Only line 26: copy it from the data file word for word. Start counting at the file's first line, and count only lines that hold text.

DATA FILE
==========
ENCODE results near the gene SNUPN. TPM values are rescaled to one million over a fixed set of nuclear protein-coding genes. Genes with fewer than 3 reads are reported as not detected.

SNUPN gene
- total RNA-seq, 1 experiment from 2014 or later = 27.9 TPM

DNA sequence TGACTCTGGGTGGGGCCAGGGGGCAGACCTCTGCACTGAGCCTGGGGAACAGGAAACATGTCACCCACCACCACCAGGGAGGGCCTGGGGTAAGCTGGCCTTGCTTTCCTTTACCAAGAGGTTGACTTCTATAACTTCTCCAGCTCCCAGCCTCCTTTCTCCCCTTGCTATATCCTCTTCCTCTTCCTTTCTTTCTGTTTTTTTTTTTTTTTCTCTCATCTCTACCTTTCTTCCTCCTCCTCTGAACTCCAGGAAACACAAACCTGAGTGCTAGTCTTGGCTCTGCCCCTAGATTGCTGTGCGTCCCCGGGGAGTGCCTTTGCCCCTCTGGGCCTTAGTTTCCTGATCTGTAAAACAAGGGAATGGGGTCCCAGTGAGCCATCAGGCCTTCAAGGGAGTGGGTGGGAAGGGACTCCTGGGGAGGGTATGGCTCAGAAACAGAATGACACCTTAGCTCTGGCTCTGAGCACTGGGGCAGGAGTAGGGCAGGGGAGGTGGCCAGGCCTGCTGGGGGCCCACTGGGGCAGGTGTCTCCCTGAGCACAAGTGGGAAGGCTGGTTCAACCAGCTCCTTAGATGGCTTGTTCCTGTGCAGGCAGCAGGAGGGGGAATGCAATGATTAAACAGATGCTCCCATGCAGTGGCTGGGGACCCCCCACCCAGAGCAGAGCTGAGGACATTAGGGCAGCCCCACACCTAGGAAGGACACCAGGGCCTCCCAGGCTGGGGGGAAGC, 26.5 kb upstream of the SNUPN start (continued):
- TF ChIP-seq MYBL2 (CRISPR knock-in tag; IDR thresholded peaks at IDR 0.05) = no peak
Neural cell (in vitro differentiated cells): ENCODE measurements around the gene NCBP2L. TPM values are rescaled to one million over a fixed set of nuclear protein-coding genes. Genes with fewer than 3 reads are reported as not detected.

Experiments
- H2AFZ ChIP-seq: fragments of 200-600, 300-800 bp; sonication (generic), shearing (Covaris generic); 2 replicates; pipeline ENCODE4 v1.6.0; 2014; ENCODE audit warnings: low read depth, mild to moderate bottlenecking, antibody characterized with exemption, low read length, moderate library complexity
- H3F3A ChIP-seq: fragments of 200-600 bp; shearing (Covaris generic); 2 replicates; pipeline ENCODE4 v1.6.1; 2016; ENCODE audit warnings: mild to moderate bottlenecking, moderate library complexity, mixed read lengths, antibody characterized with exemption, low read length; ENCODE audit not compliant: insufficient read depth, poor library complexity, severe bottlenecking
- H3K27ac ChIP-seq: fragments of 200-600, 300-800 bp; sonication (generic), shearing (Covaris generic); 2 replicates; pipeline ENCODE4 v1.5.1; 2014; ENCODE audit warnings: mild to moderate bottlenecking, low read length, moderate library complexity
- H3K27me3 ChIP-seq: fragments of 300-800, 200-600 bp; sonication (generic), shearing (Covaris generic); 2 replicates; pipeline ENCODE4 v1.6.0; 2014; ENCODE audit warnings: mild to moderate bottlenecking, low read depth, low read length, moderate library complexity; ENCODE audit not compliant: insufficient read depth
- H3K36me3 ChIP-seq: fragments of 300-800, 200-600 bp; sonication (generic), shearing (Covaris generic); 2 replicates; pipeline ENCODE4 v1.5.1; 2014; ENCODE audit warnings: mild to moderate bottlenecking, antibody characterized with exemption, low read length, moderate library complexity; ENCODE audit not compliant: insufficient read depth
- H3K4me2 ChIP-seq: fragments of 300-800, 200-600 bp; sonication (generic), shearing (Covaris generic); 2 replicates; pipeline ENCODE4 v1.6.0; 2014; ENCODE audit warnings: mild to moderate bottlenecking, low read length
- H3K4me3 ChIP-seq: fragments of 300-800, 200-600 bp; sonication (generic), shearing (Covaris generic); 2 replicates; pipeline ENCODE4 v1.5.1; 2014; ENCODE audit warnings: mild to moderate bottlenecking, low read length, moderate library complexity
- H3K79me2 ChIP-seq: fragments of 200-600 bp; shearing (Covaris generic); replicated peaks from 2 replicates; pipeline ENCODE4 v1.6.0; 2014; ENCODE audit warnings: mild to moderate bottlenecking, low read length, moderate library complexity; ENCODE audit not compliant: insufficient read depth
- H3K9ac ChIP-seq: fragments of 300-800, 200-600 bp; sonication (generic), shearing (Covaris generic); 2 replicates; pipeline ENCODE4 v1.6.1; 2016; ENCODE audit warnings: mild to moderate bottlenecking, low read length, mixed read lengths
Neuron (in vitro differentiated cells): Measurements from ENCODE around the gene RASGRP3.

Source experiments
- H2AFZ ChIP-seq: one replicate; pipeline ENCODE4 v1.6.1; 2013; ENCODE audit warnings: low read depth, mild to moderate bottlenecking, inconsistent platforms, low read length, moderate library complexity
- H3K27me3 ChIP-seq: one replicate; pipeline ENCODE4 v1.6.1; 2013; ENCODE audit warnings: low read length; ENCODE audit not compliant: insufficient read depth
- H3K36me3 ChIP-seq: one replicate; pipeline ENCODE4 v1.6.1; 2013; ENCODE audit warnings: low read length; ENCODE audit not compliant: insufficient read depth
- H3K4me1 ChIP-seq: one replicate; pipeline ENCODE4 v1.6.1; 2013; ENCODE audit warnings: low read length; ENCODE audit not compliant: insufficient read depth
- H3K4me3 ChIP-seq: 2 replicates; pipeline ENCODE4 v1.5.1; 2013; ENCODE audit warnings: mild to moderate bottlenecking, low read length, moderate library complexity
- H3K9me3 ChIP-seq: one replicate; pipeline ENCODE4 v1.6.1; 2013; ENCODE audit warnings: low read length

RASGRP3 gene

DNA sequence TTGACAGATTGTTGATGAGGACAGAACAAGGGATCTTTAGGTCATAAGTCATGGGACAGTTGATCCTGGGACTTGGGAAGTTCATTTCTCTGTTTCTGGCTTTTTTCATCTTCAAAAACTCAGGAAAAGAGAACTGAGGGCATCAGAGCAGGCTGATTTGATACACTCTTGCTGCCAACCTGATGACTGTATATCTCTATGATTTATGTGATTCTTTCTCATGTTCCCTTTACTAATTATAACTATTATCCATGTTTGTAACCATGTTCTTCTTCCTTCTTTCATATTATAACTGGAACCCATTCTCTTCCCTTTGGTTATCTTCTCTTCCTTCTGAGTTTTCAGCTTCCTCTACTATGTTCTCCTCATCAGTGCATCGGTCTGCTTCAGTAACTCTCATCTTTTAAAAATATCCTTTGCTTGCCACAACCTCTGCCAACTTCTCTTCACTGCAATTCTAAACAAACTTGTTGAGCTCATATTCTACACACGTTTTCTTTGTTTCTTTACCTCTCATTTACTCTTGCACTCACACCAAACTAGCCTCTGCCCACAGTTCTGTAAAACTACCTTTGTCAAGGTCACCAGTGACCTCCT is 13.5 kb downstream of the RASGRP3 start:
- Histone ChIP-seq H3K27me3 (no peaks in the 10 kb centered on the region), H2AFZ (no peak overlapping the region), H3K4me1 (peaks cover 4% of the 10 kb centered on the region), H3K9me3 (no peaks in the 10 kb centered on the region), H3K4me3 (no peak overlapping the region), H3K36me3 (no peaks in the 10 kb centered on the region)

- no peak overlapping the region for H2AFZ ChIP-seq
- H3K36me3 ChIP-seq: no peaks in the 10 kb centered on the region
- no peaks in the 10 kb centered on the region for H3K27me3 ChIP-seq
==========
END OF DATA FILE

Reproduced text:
DNA sequence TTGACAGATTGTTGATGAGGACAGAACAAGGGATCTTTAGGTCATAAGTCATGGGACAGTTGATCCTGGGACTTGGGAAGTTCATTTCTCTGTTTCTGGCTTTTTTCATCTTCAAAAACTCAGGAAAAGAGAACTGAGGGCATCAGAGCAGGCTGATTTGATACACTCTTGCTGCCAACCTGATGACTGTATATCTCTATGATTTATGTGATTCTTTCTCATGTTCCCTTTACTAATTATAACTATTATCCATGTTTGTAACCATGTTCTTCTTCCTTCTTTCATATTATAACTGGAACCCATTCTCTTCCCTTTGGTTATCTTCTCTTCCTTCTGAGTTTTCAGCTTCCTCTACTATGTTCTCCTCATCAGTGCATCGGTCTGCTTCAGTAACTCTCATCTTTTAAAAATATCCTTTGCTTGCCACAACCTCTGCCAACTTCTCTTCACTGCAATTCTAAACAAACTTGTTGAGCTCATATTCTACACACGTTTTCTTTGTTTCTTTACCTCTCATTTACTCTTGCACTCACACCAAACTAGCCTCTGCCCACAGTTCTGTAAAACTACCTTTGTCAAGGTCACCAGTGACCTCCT is 13.5 kb downstream of the RASGRP3 start: